Saturday’s special mojo started with the Orchestral Masterworks program at the Lucas Theater of the Arts, which included a performance of Felix Mendelssohn’s Violin Concerto in D minor by the Savannah Philharmonic Orchestra with guest soloist Daniel Hope. Composed in 1822 when Mendelssohn was 13 years old, the concerto was written for his friend, 20-year-old violinist Eduard Rietz, who probably premiered the work at one of the regular Sunday orchestral concerts, which took place at the very wealthy Mendelssohns’ home in Berlin. For 130 years the concerto was considered “lost” until a rare books dealer in London showed the manuscript to Yehudi Menuhin who promptly bought the rights to the composition from the Mendelssohn family. In 1952, Menuhin presented the “modern premiere” of the concerto at Carnegie Hall, conducting from the violin, which is precisely how Saturday’s performance was handled with Hope assuming the role of his teacher and mentor. When Hope introduced the piece to the audience, recounting its unusual history, there was a distinct feeling in the hall that something special was about happen. Three movements and a little more than twenty minutes later, no one doubted that it had. The final movement, which is marked by a pronounced Roma/folk influence, provides an opportunity to take the listener on a thrill ride. When Hope and his colleagues reached the end of the final cadence, the Lucas Theater audience responded as if they were ready to strap back in and do it all over again.
The juju stayed strong during a beautiful, breezy late afternoon concert by the Heritage Blues Orchestra in the outdoor pavilion at Ships of the Sea museum. The highlight of a performance that contained several was the incredible harmonica playing of Parisian Vincent Bucher, while the rest of the quintet – Bill Sims, Jr. (guitar, keyboards, vocals), Chaney Sims (vocals), Junior Mack (guitar, vocals), and Baron Harrison (drums) – scorched their way through a setlist that spanned the history of the blues from the African bush and Mississippi Delta to the juke joints and honky-tonks of Kansas City, New Orleans and Chicago.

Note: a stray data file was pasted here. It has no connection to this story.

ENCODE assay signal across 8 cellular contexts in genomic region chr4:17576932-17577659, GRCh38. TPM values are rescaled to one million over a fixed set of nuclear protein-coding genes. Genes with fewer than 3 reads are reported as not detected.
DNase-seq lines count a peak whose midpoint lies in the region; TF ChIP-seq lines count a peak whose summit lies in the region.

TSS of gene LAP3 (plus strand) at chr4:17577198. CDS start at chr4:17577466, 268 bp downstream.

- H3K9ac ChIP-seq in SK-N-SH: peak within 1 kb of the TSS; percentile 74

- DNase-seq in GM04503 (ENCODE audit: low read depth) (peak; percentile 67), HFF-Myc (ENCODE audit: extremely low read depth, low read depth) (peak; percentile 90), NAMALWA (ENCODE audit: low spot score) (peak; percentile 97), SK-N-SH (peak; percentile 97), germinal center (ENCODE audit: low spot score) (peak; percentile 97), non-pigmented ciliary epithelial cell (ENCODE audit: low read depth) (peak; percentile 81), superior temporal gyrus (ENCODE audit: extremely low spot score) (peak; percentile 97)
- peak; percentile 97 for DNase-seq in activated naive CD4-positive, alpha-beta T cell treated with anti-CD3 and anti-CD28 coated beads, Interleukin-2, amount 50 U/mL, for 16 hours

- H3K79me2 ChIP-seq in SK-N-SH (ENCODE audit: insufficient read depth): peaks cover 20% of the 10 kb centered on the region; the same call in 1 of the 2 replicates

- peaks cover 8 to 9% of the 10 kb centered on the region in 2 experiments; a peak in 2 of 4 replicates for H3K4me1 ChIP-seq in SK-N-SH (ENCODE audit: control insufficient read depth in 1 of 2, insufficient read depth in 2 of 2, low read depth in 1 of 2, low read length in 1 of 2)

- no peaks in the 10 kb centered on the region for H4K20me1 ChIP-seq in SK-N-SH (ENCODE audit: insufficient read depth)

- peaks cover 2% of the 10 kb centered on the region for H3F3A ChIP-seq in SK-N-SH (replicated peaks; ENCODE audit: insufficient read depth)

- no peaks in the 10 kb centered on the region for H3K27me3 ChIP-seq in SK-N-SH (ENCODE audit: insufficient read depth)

Later in the evening, a couple of songs into the Earls of Leicester concert at the Lucas Theater, band founder Jerry Douglas leaned into the microphone and said, “A lot of these young bluegrass players think Alison Krauss, Tony Trischka and Chris Thile invented bluegrass. We’re here to remind you they didn’t. They learned what they’re playing by listening to Lester Flatt & Earl Scruggs.” It was the perfect point to ponder throughout a sensationally entertaining set by Douglas and his gang of merry Nashvillian pranksters – guitarist Shawn Camp (who mimics Flatt’s deadpan delivery with warmth and humor), banjoist Charlie Cushman, mandolinist Shawn Lane, bassist Barry Bales, and fiddler Johnny Warren (playing the same instrument and bow his father used when he was with Flatt & Scruggs’ Foggy Mountain Boys from 1954 to 1969). Looking and sounding for all the world like a Martha White commercial from the 1950s, the Earls managed to plumb the nostalgic heart of one of America’s greatest original art forms while being more relevant than just about any roots band on the scene today. (Sunday, March 22 – Entry One – DD)
Each day of the 17-day Savannah Music Festival, music journalist Doug DeLoach shares reviews, recommendations and musings on his adventures in Savannah. Read all of his daily dispatches here.
About the Savannah Music Festival
The historic district of downtown Savannah plays host to more than 100 performances during the annual Savannah Music Festival (SMF), which celebrates exceptional artistry in jazz, classical and a variety of American and international musical traditions. Now through April 4, more than 100 programs will be staged in SMF’s most international festival to date. A full schedule and tickets are available at savannahmusicfestival.org. Tickets can also be purchased by phone at 912-525-5050 or at 216 E. Broughton Street in Savannah. For information on lodging, attractions, places to eat and tours, check out VisitSavannah.org.